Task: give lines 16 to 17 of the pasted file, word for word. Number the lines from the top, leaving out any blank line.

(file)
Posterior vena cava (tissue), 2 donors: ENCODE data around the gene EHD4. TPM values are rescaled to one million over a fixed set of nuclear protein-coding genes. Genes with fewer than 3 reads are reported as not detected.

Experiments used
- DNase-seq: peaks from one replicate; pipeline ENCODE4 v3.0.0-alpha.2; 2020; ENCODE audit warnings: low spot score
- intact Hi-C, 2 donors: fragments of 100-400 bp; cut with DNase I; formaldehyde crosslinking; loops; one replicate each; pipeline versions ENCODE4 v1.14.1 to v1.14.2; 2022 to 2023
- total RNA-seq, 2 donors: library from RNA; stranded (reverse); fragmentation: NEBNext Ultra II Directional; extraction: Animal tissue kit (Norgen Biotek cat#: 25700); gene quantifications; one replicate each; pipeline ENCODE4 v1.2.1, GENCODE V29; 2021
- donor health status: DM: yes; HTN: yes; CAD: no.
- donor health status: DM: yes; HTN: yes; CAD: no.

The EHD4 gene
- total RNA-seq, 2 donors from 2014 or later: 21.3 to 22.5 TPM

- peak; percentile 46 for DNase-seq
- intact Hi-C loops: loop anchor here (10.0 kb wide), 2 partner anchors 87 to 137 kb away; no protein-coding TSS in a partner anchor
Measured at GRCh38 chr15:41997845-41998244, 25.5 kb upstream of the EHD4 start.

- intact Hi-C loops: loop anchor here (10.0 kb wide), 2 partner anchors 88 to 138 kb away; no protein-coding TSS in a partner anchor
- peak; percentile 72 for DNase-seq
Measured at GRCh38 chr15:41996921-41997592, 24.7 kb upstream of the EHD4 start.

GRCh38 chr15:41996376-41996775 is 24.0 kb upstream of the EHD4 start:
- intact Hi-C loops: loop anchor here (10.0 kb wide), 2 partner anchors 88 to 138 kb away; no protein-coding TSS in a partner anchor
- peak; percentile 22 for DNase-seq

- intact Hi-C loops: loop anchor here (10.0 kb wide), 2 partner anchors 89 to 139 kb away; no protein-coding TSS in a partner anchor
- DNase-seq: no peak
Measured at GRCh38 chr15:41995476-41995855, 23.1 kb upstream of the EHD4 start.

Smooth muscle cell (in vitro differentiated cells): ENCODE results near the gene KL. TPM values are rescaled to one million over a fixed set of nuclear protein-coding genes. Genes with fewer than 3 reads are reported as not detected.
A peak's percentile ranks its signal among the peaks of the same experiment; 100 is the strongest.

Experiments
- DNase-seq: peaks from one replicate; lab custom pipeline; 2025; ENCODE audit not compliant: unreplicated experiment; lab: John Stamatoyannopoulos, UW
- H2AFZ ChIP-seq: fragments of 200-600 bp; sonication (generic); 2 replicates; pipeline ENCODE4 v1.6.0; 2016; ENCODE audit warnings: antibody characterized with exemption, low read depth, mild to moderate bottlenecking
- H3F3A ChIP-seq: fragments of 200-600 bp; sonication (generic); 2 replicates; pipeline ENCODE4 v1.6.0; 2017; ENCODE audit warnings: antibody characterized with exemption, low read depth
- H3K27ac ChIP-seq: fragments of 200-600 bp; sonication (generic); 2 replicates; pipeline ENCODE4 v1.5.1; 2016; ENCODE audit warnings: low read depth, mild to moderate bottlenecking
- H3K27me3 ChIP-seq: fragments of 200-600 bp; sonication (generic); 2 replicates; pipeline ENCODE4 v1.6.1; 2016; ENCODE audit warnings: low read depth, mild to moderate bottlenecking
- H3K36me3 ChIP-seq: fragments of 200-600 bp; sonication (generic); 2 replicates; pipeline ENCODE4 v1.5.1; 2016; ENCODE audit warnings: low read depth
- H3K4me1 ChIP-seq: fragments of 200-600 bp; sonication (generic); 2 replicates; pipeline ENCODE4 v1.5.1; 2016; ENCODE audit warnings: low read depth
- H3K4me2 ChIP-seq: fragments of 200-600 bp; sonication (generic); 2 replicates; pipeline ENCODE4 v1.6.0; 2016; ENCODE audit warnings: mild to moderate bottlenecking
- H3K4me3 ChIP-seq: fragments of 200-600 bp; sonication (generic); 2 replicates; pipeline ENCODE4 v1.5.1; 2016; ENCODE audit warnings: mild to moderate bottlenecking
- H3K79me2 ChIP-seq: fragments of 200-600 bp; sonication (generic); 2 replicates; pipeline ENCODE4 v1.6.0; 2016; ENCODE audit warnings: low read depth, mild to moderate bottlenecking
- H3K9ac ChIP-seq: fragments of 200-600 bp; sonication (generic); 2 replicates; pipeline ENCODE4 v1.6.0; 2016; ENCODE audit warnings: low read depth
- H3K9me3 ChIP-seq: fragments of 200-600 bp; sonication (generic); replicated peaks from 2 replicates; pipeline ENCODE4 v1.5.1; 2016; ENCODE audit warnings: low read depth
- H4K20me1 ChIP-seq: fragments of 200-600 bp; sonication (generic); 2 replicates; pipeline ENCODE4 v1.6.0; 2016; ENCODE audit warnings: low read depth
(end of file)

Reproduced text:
GRCh38 chr15:41996376-41996775 is 24.0 kb upstream of the EHD4 start:
- intact Hi-C loops: loop anchor here (10.0 kb wide), 2 partner anchors 88 to 138 kb away; no protein-coding TSS in a partner anchor